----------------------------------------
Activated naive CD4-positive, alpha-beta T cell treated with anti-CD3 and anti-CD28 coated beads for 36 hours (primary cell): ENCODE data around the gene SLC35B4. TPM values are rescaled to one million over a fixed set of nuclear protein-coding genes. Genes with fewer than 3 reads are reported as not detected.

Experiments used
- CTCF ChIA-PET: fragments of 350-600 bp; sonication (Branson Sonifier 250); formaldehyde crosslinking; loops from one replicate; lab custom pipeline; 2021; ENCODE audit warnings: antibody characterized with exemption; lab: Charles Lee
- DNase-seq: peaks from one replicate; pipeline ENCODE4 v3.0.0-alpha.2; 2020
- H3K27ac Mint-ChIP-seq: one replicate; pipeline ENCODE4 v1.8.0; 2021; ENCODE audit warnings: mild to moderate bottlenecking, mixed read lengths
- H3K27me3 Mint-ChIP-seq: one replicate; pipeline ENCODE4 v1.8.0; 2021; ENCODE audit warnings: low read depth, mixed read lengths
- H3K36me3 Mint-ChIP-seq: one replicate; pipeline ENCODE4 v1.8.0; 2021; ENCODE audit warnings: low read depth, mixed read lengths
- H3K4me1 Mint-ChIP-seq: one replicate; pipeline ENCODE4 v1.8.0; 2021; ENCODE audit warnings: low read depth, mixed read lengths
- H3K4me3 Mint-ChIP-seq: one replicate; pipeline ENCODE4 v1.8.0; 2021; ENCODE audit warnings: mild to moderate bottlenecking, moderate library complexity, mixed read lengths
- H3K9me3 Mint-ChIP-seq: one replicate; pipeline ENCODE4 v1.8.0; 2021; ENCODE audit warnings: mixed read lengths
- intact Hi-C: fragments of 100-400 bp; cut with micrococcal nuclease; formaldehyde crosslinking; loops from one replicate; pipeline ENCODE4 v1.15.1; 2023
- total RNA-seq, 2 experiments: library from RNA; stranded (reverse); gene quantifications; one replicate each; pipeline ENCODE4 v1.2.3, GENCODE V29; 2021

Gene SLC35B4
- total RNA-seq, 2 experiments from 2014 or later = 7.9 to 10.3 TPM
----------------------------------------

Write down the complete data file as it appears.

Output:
Activated naive CD4-positive, alpha-beta T cell treated with anti-CD3 and anti-CD28 coated beads for 36 hours (primary cell): ENCODE data around the gene SLC35B4. TPM values are rescaled to one million over a fixed set of nuclear protein-coding genes. Genes with fewer than 3 reads are reported as not detected.

Experiments used
- CTCF ChIA-PET: fragments of 350-600 bp; sonication (Branson Sonifier 250); formaldehyde crosslinking; loops from one replicate; lab custom pipeline; 2021; ENCODE audit warnings: antibody characterized with exemption; lab: Charles Lee
- DNase-seq: peaks from one replicate; pipeline ENCODE4 v3.0.0-alpha.2; 2020
- H3K27ac Mint-ChIP-seq: one replicate; pipeline ENCODE4 v1.8.0; 2021; ENCODE audit warnings: mild to moderate bottlenecking, mixed read lengths
- H3K27me3 Mint-ChIP-seq: one replicate; pipeline ENCODE4 v1.8.0; 2021; ENCODE audit warnings: low read depth, mixed read lengths
- H3K36me3 Mint-ChIP-seq: one replicate; pipeline ENCODE4 v1.8.0; 2021; ENCODE audit warnings: low read depth, mixed read lengths
- H3K4me1 Mint-ChIP-seq: one replicate; pipeline ENCODE4 v1.8.0; 2021; ENCODE audit warnings: low read depth, mixed read lengths
- H3K4me3 Mint-ChIP-seq: one replicate; pipeline ENCODE4 v1.8.0; 2021; ENCODE audit warnings: mild to moderate bottlenecking, moderate library complexity, mixed read lengths
- H3K9me3 Mint-ChIP-seq: one replicate; pipeline ENCODE4 v1.8.0; 2021; ENCODE audit warnings: mixed read lengths
- intact Hi-C: fragments of 100-400 bp; cut with micrococcal nuclease; formaldehyde crosslinking; loops from one replicate; pipeline ENCODE4 v1.15.1; 2023
- total RNA-seq, 2 experiments: library from RNA; stranded (reverse); gene quantifications; one replicate each; pipeline ENCODE4 v1.2.3, GENCODE V29; 2021

Gene SLC35B4
- total RNA-seq, 2 experiments from 2014 or later = 7.9 to 10.3 TPM